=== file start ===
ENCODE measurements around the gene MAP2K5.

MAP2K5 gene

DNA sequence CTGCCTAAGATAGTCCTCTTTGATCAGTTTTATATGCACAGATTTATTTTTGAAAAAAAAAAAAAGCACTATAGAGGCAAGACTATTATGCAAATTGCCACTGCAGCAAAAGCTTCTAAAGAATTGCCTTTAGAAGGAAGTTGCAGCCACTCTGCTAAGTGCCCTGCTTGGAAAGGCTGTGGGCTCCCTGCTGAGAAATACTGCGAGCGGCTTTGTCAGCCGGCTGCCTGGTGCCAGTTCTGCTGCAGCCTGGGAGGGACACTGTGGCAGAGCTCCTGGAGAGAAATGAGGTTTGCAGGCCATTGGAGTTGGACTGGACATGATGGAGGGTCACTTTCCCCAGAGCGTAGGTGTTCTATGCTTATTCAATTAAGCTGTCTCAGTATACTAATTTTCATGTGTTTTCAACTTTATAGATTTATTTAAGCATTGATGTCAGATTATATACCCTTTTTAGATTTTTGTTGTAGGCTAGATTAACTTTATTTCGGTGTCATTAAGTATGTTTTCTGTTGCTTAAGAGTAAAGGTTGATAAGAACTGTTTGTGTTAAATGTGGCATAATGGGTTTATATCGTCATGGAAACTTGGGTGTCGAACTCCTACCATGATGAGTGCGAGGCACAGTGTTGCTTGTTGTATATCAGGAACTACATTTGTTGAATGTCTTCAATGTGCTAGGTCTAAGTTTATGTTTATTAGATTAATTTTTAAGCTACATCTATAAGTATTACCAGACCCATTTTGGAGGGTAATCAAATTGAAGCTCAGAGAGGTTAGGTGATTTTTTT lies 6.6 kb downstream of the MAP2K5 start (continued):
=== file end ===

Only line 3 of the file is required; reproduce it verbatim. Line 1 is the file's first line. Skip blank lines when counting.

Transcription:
DNA sequence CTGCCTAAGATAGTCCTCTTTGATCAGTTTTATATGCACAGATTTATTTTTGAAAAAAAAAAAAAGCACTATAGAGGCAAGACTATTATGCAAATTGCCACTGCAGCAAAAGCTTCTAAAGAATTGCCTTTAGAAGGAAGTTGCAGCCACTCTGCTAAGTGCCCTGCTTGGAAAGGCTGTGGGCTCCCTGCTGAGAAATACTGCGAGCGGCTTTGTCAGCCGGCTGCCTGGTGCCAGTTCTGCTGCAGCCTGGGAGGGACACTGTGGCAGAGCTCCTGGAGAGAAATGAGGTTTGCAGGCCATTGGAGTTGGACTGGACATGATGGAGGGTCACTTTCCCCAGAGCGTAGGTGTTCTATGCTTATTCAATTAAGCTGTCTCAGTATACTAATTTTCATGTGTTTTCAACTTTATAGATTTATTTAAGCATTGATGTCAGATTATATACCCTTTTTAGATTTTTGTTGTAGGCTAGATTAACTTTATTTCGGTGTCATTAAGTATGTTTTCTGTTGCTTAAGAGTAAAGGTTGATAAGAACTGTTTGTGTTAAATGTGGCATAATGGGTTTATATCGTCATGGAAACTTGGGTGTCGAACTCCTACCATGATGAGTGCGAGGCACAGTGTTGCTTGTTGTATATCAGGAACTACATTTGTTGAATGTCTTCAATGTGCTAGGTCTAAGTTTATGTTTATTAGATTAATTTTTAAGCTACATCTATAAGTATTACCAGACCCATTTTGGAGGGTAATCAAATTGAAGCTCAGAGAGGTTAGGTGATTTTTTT lies 6.6 kb downstream of the MAP2K5 start (continued):